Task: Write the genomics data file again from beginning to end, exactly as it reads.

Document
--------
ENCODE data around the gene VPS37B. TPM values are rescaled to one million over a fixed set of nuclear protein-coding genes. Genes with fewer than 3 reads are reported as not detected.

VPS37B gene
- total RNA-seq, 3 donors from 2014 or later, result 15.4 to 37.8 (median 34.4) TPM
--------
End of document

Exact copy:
ENCODE data around the gene VPS37B. TPM values are rescaled to one million over a fixed set of nuclear protein-coding genes. Genes with fewer than 3 reads are reported as not detected.

VPS37B gene
- total RNA-seq, 3 donors from 2014 or later, result 15.4 to 37.8 (median 34.4) TPM